SJU Professor Reconstructing Melville's Puzzle
Wednesday, March 5, 2008
It's not often that English professors get to play detective, but to piece together an accurate picture of American novelist Herman Melville (1819-1891), scholars have had to do just that. Peter Norberg, Ph.D., associate professor of English, recently won a $35,795 National Endowment for the Humanities fellowship that will allow him to continue his research into the work and life of Melville, and publish his findings in the electronic archive Melville's Marginalia Online.
Melville was an avid reader, and as he perused books, he would underline passages, check-mark key points and make notes in the margins, sometimes even composing passages he later included in his own fiction and poetry. Scholars estimate that Melville's private library grew to over 1,000 personally annotated volumes. After his death, friends and family inherited a small portion of the publications, while most went to local bookstores and libraries. So far, 285 of Melville's books have been recovered, leaving over 700 unaccounted for.
"Few manuscript pages exist for Melville's major works. Biographers suspect he destroyed most of his personal papers at one stage in his career; so to find evidence of his composition process, you have to go to the books he was reading at the time," said Norberg. For example, scholars don't have Melville's original Moby Dick manuscript, but have located Thomas Beale's 1839 book, The Natural History of the Sperm Whale, in which Melville wrote extensive notes. After a careful study of his annotations in this volume, Norberg's colleague Steven Olsen-Smith uncovered evidence that Melville originally planned an alternate ending for his famed Moby Dick.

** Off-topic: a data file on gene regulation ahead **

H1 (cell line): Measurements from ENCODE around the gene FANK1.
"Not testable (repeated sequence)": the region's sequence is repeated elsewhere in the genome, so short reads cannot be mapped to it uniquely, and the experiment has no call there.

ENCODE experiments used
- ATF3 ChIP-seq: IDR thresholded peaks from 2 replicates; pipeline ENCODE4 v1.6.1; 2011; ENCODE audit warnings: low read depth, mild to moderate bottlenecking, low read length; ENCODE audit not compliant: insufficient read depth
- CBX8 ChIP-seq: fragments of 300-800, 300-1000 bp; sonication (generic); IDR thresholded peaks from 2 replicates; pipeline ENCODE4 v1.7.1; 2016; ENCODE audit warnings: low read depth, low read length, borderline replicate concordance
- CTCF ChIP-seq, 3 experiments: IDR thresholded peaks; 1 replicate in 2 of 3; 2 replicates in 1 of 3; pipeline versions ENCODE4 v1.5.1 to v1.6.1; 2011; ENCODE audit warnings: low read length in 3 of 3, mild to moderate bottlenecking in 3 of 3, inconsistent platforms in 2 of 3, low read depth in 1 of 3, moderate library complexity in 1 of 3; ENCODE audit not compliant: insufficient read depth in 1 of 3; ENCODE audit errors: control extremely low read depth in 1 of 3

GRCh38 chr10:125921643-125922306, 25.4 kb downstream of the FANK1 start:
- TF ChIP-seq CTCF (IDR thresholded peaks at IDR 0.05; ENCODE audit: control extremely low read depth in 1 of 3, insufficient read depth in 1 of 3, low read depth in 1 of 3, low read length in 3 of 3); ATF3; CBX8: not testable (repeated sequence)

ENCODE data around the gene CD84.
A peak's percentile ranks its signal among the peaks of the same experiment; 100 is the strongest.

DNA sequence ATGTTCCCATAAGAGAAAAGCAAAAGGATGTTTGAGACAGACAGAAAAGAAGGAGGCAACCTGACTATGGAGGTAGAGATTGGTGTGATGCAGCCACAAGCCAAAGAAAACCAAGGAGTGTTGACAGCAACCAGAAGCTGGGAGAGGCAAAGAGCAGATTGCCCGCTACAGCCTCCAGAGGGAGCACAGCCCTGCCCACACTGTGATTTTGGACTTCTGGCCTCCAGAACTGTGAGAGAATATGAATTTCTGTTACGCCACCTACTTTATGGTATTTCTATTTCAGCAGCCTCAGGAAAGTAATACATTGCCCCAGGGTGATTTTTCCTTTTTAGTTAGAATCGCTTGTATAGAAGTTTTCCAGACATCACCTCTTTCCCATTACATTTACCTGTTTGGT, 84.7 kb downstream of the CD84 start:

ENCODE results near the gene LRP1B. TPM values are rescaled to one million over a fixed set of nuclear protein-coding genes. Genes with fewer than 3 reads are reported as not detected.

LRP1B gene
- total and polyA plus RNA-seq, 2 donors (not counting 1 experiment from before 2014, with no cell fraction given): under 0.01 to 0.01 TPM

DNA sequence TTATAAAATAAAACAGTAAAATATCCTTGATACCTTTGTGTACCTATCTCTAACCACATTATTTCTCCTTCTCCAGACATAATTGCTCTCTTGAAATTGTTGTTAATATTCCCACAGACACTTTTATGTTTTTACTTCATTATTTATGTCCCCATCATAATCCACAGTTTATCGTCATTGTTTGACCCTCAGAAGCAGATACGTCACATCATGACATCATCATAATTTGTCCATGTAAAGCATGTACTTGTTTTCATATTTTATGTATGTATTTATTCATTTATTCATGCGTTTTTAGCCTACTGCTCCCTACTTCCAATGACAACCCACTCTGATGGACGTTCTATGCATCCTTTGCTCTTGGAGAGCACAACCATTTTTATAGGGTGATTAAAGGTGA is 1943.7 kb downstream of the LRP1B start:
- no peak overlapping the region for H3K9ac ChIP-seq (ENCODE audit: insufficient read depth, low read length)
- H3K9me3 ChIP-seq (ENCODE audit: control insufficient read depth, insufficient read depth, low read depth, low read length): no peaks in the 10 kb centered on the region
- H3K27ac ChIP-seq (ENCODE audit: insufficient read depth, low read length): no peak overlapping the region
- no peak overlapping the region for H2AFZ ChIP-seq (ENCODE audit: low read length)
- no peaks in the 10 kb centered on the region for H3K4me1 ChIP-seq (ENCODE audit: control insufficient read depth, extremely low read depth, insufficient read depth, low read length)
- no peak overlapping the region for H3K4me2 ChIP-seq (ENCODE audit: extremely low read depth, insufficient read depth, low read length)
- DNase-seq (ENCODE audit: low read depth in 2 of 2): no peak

To allow students and researchers the opportunity to make similar discoveries, Norberg joined Olsen-Smith as general associate editor of Melville's Marginalia Online in 2006. Olsen-Smith, associate professor of English at Boise State University, originated the project and serves as general editor. The two have collaborated with five other contributing scholars to make Melville's marginalia available to the public in a fully annotated critical edition accessible online at www.boisestate.edu/melville.
Norberg also noted that, with the help of Evelyn Minick, director of the Francis A. Drexel Library, and Michael Foight, special collections and digital library coordinator at Villanova's Falvey Memorial Library, he has arranged for the use of Villanova's high-quality digital scanner to scan copies of the same editions owned by Melville. "The text of these books will serve as the basis for future critical editions produced for our archive," Norberg explained. With funding from the NEH fellowship and a new partnership with Villanova University, Norberg will have the time and technology to expand the archive.
"The fellowship offers us a remarkable opportunity to further our understanding of the intellectual context in which Melville wrote his major works," Norberg added. Already on sabbatical this semester, Norberg will use his fellowship to extend his sabbatical until January 2009, when he will return to teaching full-time.
--Sarah Whelehon '07 (M.A.)